Virtual try-ons of makeup have become indispensable to beauty brands in demonstrating their products to consumers outside a traditional in-store setting. Cosmetics brand Jane Iredale this year took its first step to combine augmented reality (AR) technology with its advertising to engage mobile viewers on YouTube.
The ad let people immediately try on shades of the brand's Matte Lip Fixation Lip Stain by swiping through a carousel of virtual samples. After first launching the campaign in March, Jane Iredale saw an 11% click-through rate (CTR), exceeding an industry standard by five times. On top of that, viewers spent an average of 23 seconds virtually trying on the lip colors.
"It was a combination of the creative and the newness for the consumer driving that action," said Ross Miller, vice president of digital at Jane Iredale. "But I was very pleasantly surprised that 11% of people who saw the ad tried on a shade. I feel like that's a win."
Blending AR into beauty ads
Jane Iredale's ad for its lip stain fused interactive AR technology with YouTube's TrueView in-stream ads that give viewers the option to skip forward to the video content after five seconds. The AR-activated ad saw a view-through rate that was 73% stronger than a non-AR TrueView in-stream ad, according to data provided by the company.
"Lips are much more of an eye-popping visual in general within makeup and virtual try-ons specifically," Miller said of Jane Iredale's choice of products to demonstrate. "It felt like that was a great product to use in the ad campaign."
The AR True-View boosted brand awareness 22% at a per-user cost of $0.38, which is considered an efficient price. YouTube two years ago introduced AR ads with a focus on beauty brands, highlighting Estée Lauder's MAC Cosmetics as the first to offer virtual try-ons of lipstick shades to viewers as they watched tutorials and product reviews.
Jane Iredale worked with Perfect Corp, the developer of AI technology for virtual try-ons of beauty products, on the AR activation on YouTube. Perfect, whose own apps include YouCam Makeup and YouCam Perfect, has a history of collaborating with beauty brands to virtually demonstrate lipstick, eye shadow, blush and hair coloring. Perfect this month published a report that said lipstick was making a comeback after it had dropped in popularity because of mask mandates earlier in the pandemic. It also has observed that sheer lip stick and lip gloss formats are trending globally as consumers seek makeup products that provide moisture and nourishment to the skin.
"We were in talks with Perfect on a relaunch before COVID happened," Miller said of the pandemic that significantly affected consumer habits and the beauty industry. "We asked ourselves about the changes in the landscape and what that meant, and so we went into the YouCam app in the summer of 2020, and then launched with Perfect Corp in March 2021."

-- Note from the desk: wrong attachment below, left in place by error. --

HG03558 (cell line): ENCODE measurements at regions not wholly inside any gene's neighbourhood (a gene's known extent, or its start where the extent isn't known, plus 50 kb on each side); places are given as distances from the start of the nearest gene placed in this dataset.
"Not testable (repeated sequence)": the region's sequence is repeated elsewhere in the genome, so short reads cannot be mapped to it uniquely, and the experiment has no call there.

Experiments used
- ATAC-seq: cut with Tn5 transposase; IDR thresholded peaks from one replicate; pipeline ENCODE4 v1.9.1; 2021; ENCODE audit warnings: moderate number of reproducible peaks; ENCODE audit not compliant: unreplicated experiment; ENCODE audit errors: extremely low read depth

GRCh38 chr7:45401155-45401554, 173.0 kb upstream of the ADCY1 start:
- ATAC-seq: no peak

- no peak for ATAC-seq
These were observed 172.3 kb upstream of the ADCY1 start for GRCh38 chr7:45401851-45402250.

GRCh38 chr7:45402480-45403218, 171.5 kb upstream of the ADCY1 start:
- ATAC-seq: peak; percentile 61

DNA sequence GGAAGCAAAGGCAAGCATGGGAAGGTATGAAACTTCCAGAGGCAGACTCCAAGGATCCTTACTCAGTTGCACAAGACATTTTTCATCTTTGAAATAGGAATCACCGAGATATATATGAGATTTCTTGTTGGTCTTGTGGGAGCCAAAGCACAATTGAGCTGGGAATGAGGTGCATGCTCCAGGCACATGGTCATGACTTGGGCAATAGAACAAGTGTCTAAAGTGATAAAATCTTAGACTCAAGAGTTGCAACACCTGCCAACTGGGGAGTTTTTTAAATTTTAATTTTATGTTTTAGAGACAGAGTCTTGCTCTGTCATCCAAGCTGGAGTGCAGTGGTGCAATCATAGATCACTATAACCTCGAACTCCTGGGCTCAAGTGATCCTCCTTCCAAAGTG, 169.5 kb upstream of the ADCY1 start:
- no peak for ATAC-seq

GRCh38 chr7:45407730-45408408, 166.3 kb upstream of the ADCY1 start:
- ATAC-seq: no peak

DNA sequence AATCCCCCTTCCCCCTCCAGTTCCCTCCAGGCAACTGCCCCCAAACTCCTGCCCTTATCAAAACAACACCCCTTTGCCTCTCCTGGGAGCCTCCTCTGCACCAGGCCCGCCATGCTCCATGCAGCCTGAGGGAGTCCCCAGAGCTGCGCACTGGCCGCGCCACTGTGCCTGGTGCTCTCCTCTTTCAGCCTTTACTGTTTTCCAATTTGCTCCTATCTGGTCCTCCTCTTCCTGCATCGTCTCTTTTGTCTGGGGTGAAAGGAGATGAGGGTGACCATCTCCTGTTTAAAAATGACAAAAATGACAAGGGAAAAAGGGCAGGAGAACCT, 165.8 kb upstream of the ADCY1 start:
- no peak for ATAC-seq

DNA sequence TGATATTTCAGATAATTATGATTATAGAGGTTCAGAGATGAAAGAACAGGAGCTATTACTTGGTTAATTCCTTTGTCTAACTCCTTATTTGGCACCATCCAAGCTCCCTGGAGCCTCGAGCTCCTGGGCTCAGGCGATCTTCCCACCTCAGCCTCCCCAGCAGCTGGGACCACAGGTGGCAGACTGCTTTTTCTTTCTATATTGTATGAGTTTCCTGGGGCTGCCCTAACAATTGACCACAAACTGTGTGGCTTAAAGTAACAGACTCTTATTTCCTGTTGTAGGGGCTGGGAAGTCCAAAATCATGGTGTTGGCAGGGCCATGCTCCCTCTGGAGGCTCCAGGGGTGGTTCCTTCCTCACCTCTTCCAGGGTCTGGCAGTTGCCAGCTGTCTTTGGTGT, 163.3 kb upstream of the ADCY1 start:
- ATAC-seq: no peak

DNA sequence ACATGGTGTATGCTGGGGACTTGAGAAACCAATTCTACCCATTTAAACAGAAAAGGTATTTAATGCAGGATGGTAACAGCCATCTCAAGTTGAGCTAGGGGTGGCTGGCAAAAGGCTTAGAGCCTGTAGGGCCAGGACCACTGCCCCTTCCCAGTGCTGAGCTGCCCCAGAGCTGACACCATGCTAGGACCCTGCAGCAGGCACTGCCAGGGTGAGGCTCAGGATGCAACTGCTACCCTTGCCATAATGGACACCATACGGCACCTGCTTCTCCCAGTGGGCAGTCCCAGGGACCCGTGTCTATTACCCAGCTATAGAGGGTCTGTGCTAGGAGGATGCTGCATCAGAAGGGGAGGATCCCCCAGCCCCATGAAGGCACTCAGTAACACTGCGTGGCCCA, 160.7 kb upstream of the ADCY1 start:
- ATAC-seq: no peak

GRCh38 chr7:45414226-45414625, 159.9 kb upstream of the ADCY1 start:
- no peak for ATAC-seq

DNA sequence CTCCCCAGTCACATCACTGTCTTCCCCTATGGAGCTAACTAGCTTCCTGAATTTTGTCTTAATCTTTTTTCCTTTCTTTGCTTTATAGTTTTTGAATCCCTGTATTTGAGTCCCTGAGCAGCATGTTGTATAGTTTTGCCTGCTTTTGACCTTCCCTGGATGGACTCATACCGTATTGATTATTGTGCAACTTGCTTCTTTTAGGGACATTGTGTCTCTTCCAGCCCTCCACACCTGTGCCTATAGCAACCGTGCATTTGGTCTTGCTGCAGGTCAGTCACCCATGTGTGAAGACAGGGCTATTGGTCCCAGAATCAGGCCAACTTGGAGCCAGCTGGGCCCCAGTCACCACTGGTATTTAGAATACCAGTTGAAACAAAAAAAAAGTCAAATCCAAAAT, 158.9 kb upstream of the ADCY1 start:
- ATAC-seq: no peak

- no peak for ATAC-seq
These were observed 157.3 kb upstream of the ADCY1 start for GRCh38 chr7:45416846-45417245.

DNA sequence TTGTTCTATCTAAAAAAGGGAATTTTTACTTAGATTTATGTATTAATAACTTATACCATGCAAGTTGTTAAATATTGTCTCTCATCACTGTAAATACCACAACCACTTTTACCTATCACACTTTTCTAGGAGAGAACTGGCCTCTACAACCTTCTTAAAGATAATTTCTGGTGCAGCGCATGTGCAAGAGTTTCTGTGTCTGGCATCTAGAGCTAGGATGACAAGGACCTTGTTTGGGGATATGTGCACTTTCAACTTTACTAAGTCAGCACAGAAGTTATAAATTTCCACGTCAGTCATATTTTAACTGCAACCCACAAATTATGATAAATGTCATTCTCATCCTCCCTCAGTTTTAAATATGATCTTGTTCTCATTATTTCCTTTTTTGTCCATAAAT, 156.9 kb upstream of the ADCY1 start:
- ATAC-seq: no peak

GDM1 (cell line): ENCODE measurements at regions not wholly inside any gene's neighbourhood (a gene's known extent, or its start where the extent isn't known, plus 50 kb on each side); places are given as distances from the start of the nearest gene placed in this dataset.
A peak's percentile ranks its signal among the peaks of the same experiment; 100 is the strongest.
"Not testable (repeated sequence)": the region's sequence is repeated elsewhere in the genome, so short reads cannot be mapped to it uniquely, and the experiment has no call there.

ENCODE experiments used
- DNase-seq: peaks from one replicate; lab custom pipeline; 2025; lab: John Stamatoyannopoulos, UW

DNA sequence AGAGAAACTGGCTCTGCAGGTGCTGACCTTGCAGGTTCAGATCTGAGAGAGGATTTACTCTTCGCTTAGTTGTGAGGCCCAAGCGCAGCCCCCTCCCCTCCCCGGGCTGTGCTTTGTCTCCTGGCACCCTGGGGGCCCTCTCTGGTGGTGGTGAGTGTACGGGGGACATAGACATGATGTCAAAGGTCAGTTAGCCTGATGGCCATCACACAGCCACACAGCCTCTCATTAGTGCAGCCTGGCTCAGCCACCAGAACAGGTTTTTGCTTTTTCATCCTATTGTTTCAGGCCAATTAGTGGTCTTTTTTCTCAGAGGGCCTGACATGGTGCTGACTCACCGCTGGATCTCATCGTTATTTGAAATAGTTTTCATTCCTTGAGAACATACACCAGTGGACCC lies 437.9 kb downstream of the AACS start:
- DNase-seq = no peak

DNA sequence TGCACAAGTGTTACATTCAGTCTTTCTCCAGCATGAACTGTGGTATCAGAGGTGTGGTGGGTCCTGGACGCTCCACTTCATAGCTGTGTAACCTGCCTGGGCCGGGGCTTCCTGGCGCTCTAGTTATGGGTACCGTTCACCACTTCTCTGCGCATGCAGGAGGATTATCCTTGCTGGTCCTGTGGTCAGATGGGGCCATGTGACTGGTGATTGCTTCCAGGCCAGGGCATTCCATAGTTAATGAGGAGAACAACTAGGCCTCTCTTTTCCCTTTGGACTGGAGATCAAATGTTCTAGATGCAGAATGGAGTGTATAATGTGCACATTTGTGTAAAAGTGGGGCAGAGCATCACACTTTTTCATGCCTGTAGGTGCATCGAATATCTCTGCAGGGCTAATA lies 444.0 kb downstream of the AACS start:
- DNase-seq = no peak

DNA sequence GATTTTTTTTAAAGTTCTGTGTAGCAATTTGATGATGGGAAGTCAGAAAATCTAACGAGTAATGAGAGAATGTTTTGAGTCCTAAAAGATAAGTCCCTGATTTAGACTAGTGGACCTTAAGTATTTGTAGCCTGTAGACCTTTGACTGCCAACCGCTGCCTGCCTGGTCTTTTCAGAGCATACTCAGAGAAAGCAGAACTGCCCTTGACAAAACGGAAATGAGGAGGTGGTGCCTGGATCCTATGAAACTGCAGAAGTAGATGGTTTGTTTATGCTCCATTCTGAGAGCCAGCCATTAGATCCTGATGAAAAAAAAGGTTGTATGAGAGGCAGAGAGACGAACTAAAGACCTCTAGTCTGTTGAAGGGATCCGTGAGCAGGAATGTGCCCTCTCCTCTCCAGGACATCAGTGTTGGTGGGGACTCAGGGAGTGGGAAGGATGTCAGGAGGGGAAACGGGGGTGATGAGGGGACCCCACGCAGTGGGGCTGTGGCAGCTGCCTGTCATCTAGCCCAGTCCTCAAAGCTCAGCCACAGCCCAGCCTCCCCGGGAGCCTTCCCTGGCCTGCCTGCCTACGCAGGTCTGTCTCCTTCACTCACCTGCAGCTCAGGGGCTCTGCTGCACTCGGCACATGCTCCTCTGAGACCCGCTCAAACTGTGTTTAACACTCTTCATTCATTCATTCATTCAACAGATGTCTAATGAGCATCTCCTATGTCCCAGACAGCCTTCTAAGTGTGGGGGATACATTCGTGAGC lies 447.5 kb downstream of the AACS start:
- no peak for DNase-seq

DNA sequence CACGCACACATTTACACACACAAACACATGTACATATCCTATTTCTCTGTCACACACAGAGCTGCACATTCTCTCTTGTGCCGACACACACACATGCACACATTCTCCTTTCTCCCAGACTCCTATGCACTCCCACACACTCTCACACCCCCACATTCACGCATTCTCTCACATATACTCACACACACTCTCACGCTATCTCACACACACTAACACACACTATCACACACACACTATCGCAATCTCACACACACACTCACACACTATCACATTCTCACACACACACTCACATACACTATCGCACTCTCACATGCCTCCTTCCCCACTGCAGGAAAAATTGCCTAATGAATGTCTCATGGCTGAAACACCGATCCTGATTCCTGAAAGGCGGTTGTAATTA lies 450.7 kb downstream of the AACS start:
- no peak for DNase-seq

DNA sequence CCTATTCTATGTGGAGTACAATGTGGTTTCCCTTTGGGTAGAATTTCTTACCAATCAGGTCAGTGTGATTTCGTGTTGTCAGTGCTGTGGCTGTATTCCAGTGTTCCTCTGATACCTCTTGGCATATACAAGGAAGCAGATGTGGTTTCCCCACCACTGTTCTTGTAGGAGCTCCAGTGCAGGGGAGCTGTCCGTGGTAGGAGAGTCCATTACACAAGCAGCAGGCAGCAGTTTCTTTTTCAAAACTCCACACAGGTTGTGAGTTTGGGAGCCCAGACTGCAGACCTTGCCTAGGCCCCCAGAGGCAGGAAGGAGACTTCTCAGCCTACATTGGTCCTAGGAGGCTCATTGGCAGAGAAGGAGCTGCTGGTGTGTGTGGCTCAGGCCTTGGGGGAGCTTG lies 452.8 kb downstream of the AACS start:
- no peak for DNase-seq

Adjusting social spend
The campaign aligned with Jane Iredale's broader marketing objectives. Miller said his first goal within the brand's digital marketing strategy has been to introduce it to new customers, especially in categories like foundation that are distinct for Jane Iredale. It touts itself as one of the few brands approved by dermatologists, a key differentiator among rival beauty lines.
"Within categories like foundation, which we're known for, you want to find the right fit and have confidence in your decision. It's not an easy switch for the consumer," Miller said. "So, we really just jumped on the idea of using [AR] within our advertising. We had more success than I expected with the launch of virtual try-ons on the site."
"It was a combination of the creative and the newness for the consumer driving that action."
Vice president of digital, Jane Iredale
Jane Iredale's campaign comes as cosmetics brands continue to experiment with new ways to engage consumers on their smartphones. Among more recent examples, Gucci Beauty and Nars Cosmetics this month were the first brands to try the new beauty feature on fashion game app Drest. Armani Beauty last month introduced Face Maestro as its first artificial intelligence (AI) service for these types of AR try-ons.
The digital marketing landscape is shifting as technology companies like Apple and Google give consumers more ways to guard their privacy, challenging brands to find other ways to reach target audiences. Paid social advertising has become less effective since Apple updated its software in April to ask iPhone owners for permission to be tracked online.
"We've seen the ROAS [return on ad spend] on paid social cut in half," Miller said. "So, we work very closely with our agency to rationalize that and look for new opportunities like doubling down in terms of our organic programs. We launched a nanoinfluencer program that's been really successful and exceeded our benchmarks across our organic social initiatives."